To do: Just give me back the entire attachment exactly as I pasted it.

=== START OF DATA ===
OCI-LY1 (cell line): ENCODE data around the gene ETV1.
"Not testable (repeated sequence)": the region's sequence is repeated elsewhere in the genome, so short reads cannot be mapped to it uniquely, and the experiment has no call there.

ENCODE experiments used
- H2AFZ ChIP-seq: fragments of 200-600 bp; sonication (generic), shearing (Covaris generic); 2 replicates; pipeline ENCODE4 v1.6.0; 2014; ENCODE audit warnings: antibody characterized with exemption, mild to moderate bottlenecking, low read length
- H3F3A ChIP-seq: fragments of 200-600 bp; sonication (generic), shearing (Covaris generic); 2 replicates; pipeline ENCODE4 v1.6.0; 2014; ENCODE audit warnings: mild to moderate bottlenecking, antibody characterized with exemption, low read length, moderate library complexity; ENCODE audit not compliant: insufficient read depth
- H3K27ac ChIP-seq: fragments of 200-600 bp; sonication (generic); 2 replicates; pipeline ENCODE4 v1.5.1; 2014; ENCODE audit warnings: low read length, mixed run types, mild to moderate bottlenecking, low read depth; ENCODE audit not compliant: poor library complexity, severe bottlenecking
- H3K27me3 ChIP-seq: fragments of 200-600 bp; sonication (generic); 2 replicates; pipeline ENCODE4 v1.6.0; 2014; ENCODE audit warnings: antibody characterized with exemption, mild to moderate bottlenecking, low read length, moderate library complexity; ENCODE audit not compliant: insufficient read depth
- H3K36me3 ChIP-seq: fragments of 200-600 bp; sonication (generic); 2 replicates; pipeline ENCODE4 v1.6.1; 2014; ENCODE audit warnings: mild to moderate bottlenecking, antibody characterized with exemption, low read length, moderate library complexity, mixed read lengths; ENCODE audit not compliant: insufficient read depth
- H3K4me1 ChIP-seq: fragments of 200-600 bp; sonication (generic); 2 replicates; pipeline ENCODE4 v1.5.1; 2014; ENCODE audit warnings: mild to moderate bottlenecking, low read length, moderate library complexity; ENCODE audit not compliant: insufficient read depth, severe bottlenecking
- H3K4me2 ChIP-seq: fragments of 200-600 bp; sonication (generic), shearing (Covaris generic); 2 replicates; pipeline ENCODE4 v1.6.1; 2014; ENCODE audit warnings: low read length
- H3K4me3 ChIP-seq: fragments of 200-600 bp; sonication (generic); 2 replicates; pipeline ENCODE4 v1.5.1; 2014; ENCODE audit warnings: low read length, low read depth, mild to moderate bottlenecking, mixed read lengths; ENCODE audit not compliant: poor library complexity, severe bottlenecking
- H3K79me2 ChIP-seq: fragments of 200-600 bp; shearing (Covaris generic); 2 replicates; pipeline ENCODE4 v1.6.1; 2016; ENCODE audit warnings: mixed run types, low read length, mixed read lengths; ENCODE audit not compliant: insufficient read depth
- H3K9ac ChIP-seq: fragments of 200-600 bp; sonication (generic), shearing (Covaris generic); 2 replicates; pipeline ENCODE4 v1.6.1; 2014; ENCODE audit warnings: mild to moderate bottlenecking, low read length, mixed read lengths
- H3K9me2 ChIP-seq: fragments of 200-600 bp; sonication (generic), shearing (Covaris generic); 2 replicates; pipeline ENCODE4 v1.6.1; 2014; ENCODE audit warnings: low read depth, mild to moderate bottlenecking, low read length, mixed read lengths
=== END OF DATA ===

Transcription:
OCI-LY1 (cell line): ENCODE data around the gene ETV1.
"Not testable (repeated sequence)": the region's sequence is repeated elsewhere in the genome, so short reads cannot be mapped to it uniquely, and the experiment has no call there.

ENCODE experiments used
- H2AFZ ChIP-seq: fragments of 200-600 bp; sonication (generic), shearing (Covaris generic); 2 replicates; pipeline ENCODE4 v1.6.0; 2014; ENCODE audit warnings: antibody characterized with exemption, mild to moderate bottlenecking, low read length
- H3F3A ChIP-seq: fragments of 200-600 bp; sonication (generic), shearing (Covaris generic); 2 replicates; pipeline ENCODE4 v1.6.0; 2014; ENCODE audit warnings: mild to moderate bottlenecking, antibody characterized with exemption, low read length, moderate library complexity; ENCODE audit not compliant: insufficient read depth
- H3K27ac ChIP-seq: fragments of 200-600 bp; sonication (generic); 2 replicates; pipeline ENCODE4 v1.5.1; 2014; ENCODE audit warnings: low read length, mixed run types, mild to moderate bottlenecking, low read depth; ENCODE audit not compliant: poor library complexity, severe bottlenecking
- H3K27me3 ChIP-seq: fragments of 200-600 bp; sonication (generic); 2 replicates; pipeline ENCODE4 v1.6.0; 2014; ENCODE audit warnings: antibody characterized with exemption, mild to moderate bottlenecking, low read length, moderate library complexity; ENCODE audit not compliant: insufficient read depth
- H3K36me3 ChIP-seq: fragments of 200-600 bp; sonication (generic); 2 replicates; pipeline ENCODE4 v1.6.1; 2014; ENCODE audit warnings: mild to moderate bottlenecking, antibody characterized with exemption, low read length, moderate library complexity, mixed read lengths; ENCODE audit not compliant: insufficient read depth
- H3K4me1 ChIP-seq: fragments of 200-600 bp; sonication (generic); 2 replicates; pipeline ENCODE4 v1.5.1; 2014; ENCODE audit warnings: mild to moderate bottlenecking, low read length, moderate library complexity; ENCODE audit not compliant: insufficient read depth, severe bottlenecking
- H3K4me2 ChIP-seq: fragments of 200-600 bp; sonication (generic), shearing (Covaris generic); 2 replicates; pipeline ENCODE4 v1.6.1; 2014; ENCODE audit warnings: low read length
- H3K4me3 ChIP-seq: fragments of 200-600 bp; sonication (generic); 2 replicates; pipeline ENCODE4 v1.5.1; 2014; ENCODE audit warnings: low read length, low read depth, mild to moderate bottlenecking, mixed read lengths; ENCODE audit not compliant: poor library complexity, severe bottlenecking
- H3K79me2 ChIP-seq: fragments of 200-600 bp; shearing (Covaris generic); 2 replicates; pipeline ENCODE4 v1.6.1; 2016; ENCODE audit warnings: mixed run types, low read length, mixed read lengths; ENCODE audit not compliant: insufficient read depth
- H3K9ac ChIP-seq: fragments of 200-600 bp; sonication (generic), shearing (Covaris generic); 2 replicates; pipeline ENCODE4 v1.6.1; 2014; ENCODE audit warnings: mild to moderate bottlenecking, low read length, mixed read lengths
- H3K9me2 ChIP-seq: fragments of 200-600 bp; sonication (generic), shearing (Covaris generic); 2 replicates; pipeline ENCODE4 v1.6.1; 2014; ENCODE audit warnings: low read depth, mild to moderate bottlenecking, low read length, mixed read lengths